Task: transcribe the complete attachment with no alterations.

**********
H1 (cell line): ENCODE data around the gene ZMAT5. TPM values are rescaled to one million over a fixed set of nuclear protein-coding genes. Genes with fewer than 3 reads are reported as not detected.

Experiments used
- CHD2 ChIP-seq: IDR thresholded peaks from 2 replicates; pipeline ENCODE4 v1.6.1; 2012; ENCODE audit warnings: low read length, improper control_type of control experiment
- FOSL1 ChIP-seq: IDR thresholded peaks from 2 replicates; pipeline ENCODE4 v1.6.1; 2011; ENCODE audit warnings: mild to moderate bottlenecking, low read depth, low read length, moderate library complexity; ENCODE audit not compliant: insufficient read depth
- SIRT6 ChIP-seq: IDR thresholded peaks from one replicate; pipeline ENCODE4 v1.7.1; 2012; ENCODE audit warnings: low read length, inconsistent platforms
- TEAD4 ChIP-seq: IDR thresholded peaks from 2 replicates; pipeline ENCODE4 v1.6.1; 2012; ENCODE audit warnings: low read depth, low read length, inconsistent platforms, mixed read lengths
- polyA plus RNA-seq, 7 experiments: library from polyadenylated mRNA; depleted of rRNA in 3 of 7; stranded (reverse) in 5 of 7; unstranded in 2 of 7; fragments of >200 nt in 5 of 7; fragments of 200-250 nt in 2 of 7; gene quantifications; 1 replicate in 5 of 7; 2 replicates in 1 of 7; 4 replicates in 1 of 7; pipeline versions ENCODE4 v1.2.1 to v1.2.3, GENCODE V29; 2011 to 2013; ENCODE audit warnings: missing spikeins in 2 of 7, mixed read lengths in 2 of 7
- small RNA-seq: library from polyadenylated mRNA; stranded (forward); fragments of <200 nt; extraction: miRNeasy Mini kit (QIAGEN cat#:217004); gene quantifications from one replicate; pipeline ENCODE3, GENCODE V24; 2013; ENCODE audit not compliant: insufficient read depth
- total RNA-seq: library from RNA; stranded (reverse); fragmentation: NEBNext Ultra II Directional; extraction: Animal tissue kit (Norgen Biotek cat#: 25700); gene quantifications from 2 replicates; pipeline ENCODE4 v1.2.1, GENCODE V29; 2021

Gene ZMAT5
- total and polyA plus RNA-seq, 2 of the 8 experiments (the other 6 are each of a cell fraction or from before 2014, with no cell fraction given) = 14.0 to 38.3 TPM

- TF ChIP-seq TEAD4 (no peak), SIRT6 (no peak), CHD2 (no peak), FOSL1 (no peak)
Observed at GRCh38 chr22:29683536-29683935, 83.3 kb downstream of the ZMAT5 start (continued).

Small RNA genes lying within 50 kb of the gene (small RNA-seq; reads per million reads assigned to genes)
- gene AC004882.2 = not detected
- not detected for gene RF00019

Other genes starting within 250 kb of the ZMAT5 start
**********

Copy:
H1 (cell line): ENCODE data around the gene ZMAT5. TPM values are rescaled to one million over a fixed set of nuclear protein-coding genes. Genes with fewer than 3 reads are reported as not detected.

Experiments used
- CHD2 ChIP-seq: IDR thresholded peaks from 2 replicates; pipeline ENCODE4 v1.6.1; 2012; ENCODE audit warnings: low read length, improper control_type of control experiment
- FOSL1 ChIP-seq: IDR thresholded peaks from 2 replicates; pipeline ENCODE4 v1.6.1; 2011; ENCODE audit warnings: mild to moderate bottlenecking, low read depth, low read length, moderate library complexity; ENCODE audit not compliant: insufficient read depth
- SIRT6 ChIP-seq: IDR thresholded peaks from one replicate; pipeline ENCODE4 v1.7.1; 2012; ENCODE audit warnings: low read length, inconsistent platforms
- TEAD4 ChIP-seq: IDR thresholded peaks from 2 replicates; pipeline ENCODE4 v1.6.1; 2012; ENCODE audit warnings: low read depth, low read length, inconsistent platforms, mixed read lengths
- polyA plus RNA-seq, 7 experiments: library from polyadenylated mRNA; depleted of rRNA in 3 of 7; stranded (reverse) in 5 of 7; unstranded in 2 of 7; fragments of >200 nt in 5 of 7; fragments of 200-250 nt in 2 of 7; gene quantifications; 1 replicate in 5 of 7; 2 replicates in 1 of 7; 4 replicates in 1 of 7; pipeline versions ENCODE4 v1.2.1 to v1.2.3, GENCODE V29; 2011 to 2013; ENCODE audit warnings: missing spikeins in 2 of 7, mixed read lengths in 2 of 7
- small RNA-seq: library from polyadenylated mRNA; stranded (forward); fragments of <200 nt; extraction: miRNeasy Mini kit (QIAGEN cat#:217004); gene quantifications from one replicate; pipeline ENCODE3, GENCODE V24; 2013; ENCODE audit not compliant: insufficient read depth
- total RNA-seq: library from RNA; stranded (reverse); fragmentation: NEBNext Ultra II Directional; extraction: Animal tissue kit (Norgen Biotek cat#: 25700); gene quantifications from 2 replicates; pipeline ENCODE4 v1.2.1, GENCODE V29; 2021

Gene ZMAT5
- total and polyA plus RNA-seq, 2 of the 8 experiments (the other 6 are each of a cell fraction or from before 2014, with no cell fraction given) = 14.0 to 38.3 TPM

- TF ChIP-seq TEAD4 (no peak), SIRT6 (no peak), CHD2 (no peak), FOSL1 (no peak)
Observed at GRCh38 chr22:29683536-29683935, 83.3 kb downstream of the ZMAT5 start (continued).

Small RNA genes lying within 50 kb of the gene (small RNA-seq; reads per million reads assigned to genes)
- gene AC004882.2 = not detected
- not detected for gene RF00019

Other genes starting within 250 kb of the ZMAT5 start